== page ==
‘His daydreaming was full of sexual violence but the comments regarding his past sort of balanced this as you thought more about his past than the possibility of his increasing madness.’

 

And we finished off the week with our last new author. Chad Plunk had ‘Prisoners’ published on Friday.

‘This was dark! Brilliant and dark!!’

‘I think there is more truth in this than we would like to acknowledge.’

‘It made me look up the translation – ‘God will judge’ is a cracking line.

 

That’s us for another week folks and to finish, I would like to quote an anonymous writer.

‘Please let me be half the man that my dog believes me to be.’

What a super line.

I really need to rip more of the pish out of the political correct Nazis. So if I PC’d this it would be:

‘Please let me be half the man, woman, person, LGBTQI, BLBGBBBTBQBI, alien, deity or concept that my dog, bitch or other form of the canine genus believes, associates, depending on it’s mental health status, me to be.

-The line loses it’s charm somewhat!

 

Hugh

Banner Image – Something Hugh had of me last week in our editorial meeting!! He had promised not to use it but what can you do. D.

16 thoughts on “Week 185 – Letters Of Acceptance, Rejection And Diane Biting.

  1. Acceptances and rejections have changed over the years. Technology has made it easier to phony-up a sincere-looking form-rejection (which, to its great credit, LS does not do). Used to be that you had to mail your work of genius in to a publication and wait nine months for a hell spawn (like the fella in the heading pic) to crawl out of the gray beast’s vagina and mail you an impersonal, shitty little scrap-paper rejection slip in your SASE.
    If you kept at it long enough, the hell spawn might show pity and put its mark on your shitty little rejection slip. If you hadn’t hanged yourself in the meantime, the rejection slips would begin to contain personal replies from the hell spawn: “This part was okay, but the ending wasn’t hell-spawnish enough.” And if God got drunk and decided to show you a little mercy, the hell spawn would still turn you down but ask (almost nicely) you for more stuff for it to reject.
    By the time the hell spawn finally accepted you, your mind would have long since been reduced to a bowl of green Jell-O, thus incapable of experiencing joy. And somewhere in one of the lower pitted plains in the Valley of Despair, the hell spawn laughed and laughed and laughed….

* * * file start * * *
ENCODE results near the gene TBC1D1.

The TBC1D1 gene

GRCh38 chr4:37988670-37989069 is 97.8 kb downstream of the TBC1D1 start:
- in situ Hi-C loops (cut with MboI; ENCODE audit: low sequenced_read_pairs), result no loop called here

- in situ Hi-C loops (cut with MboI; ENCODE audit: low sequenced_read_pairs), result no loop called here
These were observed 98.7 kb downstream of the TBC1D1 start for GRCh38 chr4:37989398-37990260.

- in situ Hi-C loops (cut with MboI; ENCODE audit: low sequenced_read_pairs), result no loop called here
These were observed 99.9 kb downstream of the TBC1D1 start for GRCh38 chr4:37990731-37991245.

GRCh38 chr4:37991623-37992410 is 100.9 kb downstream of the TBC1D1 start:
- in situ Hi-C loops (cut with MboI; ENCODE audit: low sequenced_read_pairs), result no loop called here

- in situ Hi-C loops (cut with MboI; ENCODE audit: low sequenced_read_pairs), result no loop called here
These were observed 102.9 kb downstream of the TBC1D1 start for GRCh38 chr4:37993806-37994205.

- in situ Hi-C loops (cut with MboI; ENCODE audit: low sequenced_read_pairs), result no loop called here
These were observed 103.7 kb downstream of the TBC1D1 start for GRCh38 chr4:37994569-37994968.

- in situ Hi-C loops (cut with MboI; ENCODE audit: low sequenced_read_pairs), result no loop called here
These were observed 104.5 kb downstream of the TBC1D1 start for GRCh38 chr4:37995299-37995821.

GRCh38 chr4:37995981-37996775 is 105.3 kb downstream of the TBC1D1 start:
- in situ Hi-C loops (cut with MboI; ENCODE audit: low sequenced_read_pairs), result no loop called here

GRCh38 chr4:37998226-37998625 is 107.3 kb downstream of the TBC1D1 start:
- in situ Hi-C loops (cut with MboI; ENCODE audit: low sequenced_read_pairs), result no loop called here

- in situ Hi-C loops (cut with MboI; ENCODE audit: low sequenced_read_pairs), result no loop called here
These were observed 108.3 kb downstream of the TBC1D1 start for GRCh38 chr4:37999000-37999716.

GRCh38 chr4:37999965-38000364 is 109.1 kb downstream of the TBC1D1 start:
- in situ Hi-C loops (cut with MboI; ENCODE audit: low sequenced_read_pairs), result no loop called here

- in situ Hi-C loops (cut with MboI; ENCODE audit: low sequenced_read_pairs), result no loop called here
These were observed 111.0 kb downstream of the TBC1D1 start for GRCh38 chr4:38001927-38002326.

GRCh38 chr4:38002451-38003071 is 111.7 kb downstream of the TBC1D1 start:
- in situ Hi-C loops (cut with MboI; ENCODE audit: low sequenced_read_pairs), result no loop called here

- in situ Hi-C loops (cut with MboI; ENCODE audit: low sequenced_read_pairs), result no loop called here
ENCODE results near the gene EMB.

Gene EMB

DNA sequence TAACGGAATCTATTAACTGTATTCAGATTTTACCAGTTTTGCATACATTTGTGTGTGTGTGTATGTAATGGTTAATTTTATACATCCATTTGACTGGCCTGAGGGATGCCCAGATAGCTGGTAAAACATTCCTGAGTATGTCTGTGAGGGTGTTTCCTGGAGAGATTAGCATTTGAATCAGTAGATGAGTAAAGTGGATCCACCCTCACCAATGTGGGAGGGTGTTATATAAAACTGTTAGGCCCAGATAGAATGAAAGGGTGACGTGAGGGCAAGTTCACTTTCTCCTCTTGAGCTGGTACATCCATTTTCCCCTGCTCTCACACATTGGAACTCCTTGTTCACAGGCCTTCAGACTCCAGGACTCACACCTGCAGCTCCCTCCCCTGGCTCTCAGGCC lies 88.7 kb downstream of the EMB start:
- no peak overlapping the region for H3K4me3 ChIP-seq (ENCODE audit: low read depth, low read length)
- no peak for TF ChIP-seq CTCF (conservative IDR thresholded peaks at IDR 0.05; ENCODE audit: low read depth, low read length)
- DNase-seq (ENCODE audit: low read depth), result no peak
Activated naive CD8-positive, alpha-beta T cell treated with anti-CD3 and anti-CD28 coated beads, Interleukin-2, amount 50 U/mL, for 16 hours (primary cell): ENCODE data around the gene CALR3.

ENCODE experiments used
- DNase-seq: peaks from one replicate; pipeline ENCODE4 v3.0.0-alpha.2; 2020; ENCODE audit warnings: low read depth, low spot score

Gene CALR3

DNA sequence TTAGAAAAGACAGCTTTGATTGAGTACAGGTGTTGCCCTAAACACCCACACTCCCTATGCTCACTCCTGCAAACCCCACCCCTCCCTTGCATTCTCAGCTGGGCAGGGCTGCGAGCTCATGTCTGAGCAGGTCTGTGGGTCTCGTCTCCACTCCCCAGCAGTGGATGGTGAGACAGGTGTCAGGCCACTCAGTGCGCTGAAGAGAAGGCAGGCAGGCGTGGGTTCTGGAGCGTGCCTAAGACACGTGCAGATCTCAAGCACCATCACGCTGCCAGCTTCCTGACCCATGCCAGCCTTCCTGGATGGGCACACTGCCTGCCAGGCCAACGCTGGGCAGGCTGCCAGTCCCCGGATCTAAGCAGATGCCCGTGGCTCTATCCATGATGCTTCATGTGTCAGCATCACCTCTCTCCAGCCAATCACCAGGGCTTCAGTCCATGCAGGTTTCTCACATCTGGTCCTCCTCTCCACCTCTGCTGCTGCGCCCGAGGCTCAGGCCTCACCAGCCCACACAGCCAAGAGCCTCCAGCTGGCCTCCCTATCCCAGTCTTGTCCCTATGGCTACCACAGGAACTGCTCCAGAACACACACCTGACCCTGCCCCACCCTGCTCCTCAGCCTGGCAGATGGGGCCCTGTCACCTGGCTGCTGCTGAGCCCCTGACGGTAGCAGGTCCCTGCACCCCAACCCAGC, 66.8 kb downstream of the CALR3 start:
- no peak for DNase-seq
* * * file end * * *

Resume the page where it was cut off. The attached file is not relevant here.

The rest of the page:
Liked by 1 person

    • Hi Leila,
      I used to take rejection letters with anger and sadness and then I remembered a line from the legend that is Mr Eastwood in the film ‘Dirty Harry’ -‘Opinions are like arseholes, everyone has one’.
      I then thought that a decision was one person looking at a story and all sorts of preferences and bigotrys could be factors.
      That is why I think we work well. We listen to each others views and between us, hopefully, we can come up with a well rounded reasoning.
      Thanks as always!!!
      Hugh

      Liked by 1 person

  2. Always interesting to learn a bit about what goes on behind the scenes. And now I know to not only dot my I’s and cross my T’s, but also capitalize my And’s, titlely (?) speaking, that is. Gets me wondering … is a titleist a golf ball or someone who takes too much pride in their titles? Maybe I should ask my dog.

    Liked by 1 person

    • I like the idea of a ‘Titleist’ being a pedantic writer!
      I’ve lost my fair share of them in my time!!
      Thanks Dave, great to see you around.
      Hugh

      Like

  3. It’s always thought provoking, this acceptance and rejection stuff. Most writers are very sensitive folks, or we wouldn’t be writers. We send our word babies out and sit and wait. When a rejection comes in, it stings….a lot. Acceptance? Ah, validation, love, happy dance. I’ve gotten a wee bit better about rejection as time goes by, but it’s always wayyy better to get a yes. I appreciate it when an editor tells me why they rejected my piece. Sometimes it’s just a matter of taste, or fit into the journal – but other times, there are some reasons that really help me to revise the story. And as far as Diane goes – she pointed out a few things about my story, “One Star” that I will always thank her for, and appreciated it. I love working with editors who clearly want the story to be the best it can be, and Diane is one of them! 🙂

    Liked by 1 person

    • Hi Sharon,
      We were all part of another writing site up until 2014. The problem with it was that it accepted everything. This actually causes a lot of problems as it can give some a false idea of ability and it waters down an acceptance to those who have ability.